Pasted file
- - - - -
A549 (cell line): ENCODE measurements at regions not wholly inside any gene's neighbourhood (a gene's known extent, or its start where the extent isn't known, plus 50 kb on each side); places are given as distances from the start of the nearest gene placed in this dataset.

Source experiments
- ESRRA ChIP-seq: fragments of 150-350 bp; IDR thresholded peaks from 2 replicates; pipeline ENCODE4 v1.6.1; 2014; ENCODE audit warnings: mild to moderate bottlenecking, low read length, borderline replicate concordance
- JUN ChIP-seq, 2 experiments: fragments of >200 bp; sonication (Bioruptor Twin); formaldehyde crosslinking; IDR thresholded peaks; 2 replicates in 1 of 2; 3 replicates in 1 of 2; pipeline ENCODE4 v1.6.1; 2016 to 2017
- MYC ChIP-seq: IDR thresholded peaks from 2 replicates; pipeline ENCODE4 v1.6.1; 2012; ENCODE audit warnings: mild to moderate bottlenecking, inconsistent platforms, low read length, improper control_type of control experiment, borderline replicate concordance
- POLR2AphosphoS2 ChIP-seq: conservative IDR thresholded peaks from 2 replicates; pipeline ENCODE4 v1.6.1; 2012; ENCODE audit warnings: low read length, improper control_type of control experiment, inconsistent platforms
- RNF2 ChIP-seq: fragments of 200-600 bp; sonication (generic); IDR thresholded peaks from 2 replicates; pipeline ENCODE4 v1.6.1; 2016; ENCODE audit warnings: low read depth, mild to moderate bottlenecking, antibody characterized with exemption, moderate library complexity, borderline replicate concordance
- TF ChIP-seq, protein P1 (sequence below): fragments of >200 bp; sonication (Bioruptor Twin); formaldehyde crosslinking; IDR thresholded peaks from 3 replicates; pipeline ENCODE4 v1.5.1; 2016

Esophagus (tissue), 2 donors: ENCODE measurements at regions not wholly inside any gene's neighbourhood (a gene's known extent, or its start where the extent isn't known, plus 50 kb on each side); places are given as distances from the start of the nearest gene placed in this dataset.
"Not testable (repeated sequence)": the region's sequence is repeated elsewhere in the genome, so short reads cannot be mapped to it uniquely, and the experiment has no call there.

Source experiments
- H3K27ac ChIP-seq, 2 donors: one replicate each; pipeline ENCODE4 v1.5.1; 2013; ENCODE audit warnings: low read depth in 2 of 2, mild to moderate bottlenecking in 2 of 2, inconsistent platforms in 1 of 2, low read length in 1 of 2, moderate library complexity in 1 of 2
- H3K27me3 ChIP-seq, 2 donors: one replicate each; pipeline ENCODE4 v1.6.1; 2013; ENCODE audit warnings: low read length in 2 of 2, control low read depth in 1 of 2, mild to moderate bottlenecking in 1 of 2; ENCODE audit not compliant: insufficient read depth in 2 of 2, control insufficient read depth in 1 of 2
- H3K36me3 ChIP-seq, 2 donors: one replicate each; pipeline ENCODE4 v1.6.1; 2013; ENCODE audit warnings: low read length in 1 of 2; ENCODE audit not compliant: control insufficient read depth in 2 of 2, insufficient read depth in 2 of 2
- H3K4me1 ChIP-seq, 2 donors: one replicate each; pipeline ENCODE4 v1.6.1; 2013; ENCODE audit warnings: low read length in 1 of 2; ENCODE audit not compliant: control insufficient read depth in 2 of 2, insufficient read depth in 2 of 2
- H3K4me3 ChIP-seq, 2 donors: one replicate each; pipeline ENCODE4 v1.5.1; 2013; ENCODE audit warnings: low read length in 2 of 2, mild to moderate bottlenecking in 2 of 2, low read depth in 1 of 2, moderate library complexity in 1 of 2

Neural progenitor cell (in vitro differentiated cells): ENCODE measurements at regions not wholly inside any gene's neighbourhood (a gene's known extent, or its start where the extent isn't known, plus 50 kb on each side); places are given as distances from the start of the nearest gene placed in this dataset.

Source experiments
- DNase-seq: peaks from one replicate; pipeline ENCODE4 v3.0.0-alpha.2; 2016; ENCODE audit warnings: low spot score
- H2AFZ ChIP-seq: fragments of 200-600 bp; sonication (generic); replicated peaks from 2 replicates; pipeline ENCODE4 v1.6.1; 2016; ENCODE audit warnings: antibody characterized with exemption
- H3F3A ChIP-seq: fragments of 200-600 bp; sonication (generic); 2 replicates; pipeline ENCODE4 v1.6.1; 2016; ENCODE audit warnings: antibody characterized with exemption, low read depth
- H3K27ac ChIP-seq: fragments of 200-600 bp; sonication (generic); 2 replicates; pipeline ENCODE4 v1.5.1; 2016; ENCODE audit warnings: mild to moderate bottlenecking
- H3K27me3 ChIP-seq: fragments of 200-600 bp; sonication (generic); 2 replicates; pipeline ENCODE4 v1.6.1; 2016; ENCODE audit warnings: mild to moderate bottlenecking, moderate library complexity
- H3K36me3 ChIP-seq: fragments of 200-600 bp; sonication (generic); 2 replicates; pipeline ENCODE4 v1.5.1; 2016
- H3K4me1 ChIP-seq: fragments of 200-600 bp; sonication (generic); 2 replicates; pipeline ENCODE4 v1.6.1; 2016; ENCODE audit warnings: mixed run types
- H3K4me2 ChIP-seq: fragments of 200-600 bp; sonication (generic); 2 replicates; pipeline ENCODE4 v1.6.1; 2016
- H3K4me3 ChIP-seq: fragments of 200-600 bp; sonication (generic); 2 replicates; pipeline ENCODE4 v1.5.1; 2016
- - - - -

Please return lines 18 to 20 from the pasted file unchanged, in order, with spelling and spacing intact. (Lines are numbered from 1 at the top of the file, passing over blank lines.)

Source experiments
- DNase-seq: peaks from one replicate; pipeline ENCODE4 v3.0.0-alpha.2; 2016; ENCODE audit warnings: low spot score
- H2AFZ ChIP-seq: fragments of 200-600 bp; sonication (generic); replicated peaks from 2 replicates; pipeline ENCODE4 v1.6.1; 2016; ENCODE audit warnings: antibody characterized with exemption